How to Handle DateTime in Cosmos DB

DateTime data type can be trouble. In SQL Server, there are many datetime datatypes. Some of them are in UTC format, some of them has time zone information, some of them is just basic date and time or just date. Depending on what you need, you can pick one of them and hopefully you pick the right one for what you need.

What if you want to store datetime in a database and there is no datetime data type available? If you use NoSQL Database like Cosmos DB, you will have this problem. Data is saved as Json in Cosmos DB and other NoSQL Databases. JSON does not have a data type. Json supports only strings, numbers, Boolean, null, custom objects and arrays.

Things can get tricky if you have queries that need to retrieve data by date. Since there is no date type, how can database engine compare date to date? I am not sure how Cosmos DB handles this problem internally but my guess the answer for this question is just like any database answer…. It depends 😊 

I believe it depends on how you save the datetime information in the database. There are many ways to save date and time, the default way is, It will be saved as string but you can also save it as a number. Date format depends on how you serialize your data into JSON.

Let’s say the date we want to save is 11/15/2019 01:58 PM and we are in Eastern Time Zone. Here are the most common serializer outputs. 
.NET JavaScriptSerializer.                     “\”\\/Date(1573844334736)\\/\””

.NET DataContractJsonSerializer. “\”\\/Date(1573844334736-0500)\\/\”

“Built-in JSON object of JavaScript. “2019-11-15T13:58:00.511Z”     

ISO 8601 Format                                     “2019-11-15T13:58:00-05:00”
One of the most common and recommended versions of datetime in many systems is ISO 8601 format. This is the format Cosmos DB recommends too. Also; It is recommended to store all dates as UTC. It is recommended because it is readable, data sorts correctly, includes fractional seconds and it is endorsed by many groups including W3C.

As you can see it does not matter which serializer you pick your datetime will be a string. In some way database engine needs to know that this string is datetime and use it as datetime to retrieve data. If this happens in SQL Server, you are looking at table scan because you need to convert all the data into the datetime data type then try to compare data. We are not even touching to potential Time Zone or elapsed seconds problems.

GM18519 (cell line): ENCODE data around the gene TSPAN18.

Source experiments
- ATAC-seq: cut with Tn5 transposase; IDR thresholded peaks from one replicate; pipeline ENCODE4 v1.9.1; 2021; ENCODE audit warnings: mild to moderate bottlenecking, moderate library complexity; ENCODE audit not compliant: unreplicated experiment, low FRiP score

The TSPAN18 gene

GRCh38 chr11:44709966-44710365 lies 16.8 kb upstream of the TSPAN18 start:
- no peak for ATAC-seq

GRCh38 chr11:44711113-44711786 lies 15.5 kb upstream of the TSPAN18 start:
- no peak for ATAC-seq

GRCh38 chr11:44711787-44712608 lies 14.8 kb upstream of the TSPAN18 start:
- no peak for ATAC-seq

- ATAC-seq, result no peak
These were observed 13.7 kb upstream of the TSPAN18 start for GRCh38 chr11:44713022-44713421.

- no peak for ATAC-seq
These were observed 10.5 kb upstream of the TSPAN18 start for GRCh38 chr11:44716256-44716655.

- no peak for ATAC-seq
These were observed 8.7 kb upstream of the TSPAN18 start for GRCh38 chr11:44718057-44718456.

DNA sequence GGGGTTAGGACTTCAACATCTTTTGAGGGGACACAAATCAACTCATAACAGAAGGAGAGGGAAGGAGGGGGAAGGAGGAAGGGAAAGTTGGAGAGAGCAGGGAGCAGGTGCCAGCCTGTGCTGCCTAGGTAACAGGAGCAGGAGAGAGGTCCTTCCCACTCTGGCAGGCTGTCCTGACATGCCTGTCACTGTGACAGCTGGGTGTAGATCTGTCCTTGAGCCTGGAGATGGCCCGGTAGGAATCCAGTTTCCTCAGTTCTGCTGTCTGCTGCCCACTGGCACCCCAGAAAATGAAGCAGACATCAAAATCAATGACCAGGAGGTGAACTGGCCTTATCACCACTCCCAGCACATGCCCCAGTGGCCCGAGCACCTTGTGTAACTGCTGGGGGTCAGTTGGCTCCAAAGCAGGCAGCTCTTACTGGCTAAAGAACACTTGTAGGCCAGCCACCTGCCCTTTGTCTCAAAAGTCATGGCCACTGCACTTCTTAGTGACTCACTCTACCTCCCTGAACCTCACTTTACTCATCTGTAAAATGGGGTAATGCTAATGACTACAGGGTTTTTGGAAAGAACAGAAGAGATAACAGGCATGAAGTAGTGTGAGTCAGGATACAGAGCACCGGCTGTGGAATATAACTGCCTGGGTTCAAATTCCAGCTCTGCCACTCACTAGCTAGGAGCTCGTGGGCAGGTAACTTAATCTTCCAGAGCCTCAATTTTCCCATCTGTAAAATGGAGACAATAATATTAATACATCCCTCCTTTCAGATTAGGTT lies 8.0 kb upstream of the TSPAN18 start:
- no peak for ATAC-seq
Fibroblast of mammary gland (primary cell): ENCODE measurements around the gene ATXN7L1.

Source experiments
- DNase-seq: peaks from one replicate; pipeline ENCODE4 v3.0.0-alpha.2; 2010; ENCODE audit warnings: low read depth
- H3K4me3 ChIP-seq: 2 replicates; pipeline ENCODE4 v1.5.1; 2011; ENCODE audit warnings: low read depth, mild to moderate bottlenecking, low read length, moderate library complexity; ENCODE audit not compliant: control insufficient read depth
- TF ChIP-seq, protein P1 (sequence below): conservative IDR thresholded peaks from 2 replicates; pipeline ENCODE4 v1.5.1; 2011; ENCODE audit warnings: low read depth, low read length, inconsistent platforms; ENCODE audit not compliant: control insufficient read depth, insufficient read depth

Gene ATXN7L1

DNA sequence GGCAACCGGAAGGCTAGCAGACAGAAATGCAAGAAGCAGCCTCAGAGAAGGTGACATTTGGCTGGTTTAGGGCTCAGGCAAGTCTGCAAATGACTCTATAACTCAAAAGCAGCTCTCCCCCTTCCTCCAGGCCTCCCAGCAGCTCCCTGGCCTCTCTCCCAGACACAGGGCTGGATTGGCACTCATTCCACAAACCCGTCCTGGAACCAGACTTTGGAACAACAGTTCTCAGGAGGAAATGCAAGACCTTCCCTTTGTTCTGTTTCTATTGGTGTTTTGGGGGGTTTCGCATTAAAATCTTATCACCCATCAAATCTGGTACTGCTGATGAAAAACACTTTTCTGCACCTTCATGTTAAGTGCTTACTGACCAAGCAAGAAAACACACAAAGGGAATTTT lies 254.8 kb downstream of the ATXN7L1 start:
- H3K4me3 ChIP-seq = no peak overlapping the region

You can save datetime as a number too. As you can see in the first two serializers, there is a number in the Date constructor. This number is known as Unix timestamp. It represents the total number of seconds that have elapsed since January 1, 1970. It does not count leap seconds! Cosmos DB’s Timestamp (_ts) follows this way.

It’s easy to convert datetime into Unix timestamp in JavaScript. Since Cosmos DB stored procedures are in JavaScript too, you can convert the datetime coming from user into Unix timestamp then search CosmosDB by using a number rather than string. If you need to use SDK to find data, you can use UnixDateTimeConverter class to convert datetime to Unix timestamp in your code.

To search by Unix timestamp from stored procedure or SDK; First you need to save datetime in Unix timestamp as number. I recommend saving the dates in string format and Unix timestamp format in the database. You can use Unix timestamp to search in database and you can use string format to display date in User Interface so you don’t need to do any conversion in client side or server side. You might need to pay little bit more for storage, but I think it’s worth it. You can customize the Indexing policy and index only Unix timestamp.

Here is an example, I have the date in ISO 8601 format and Unix Timestamp format in the following document.

I have a container named Posts, It has 100.000 Json documents in it. Let’s say I need to find all the posts of a specific user after a specific date. Since I have the datetime in Unix timestamp. I will use CreationUnixDt property in my query, It should be faster to find a number than string in any database. Let’s test if this applies to Cosmos DB. First let’s search by CreationDate property which is a string.

Now, Let’s use the same query but this time search by Unix Timestamp which is a number. First, we need to convert date (2008-07-01) to Unix Timestamp. There are many ways to do that. For example, In SQL Server you can use the following T-SQL

SELECT DATEDIFF(SECOND,{d '1970-01-01'}, '2008-07-1')
This returns 1214870400. Now let’s use that in the query.

There are interesting results here, first of all it looks like It costs more to search by a number. Index lookup time is significantly low when you search by a number and execution time is higher when we search by a number. I am surprised about these numbers. If this was done in SQL Server, there will be huge differences between these two queries. Results of these queries tell me that there is not that much difference between these two queries.

You have one more option to save datetime in JSON object. You can create a custom object for it. This might cost you more for storage since you will have more properties to define a date and time. But you can search database however you like since it will give you most flexible solution, you store what it matters for you in this way. If date and time is crucial for your solution, this might help you to store datetime the way you want. You can store the location of user in this custom object too. Sometimes, it’s not enough to know what time zone user was in when transaction occurred. There are a lot of countries in the same time zone and current datetime data types do not include any information about the location of user.

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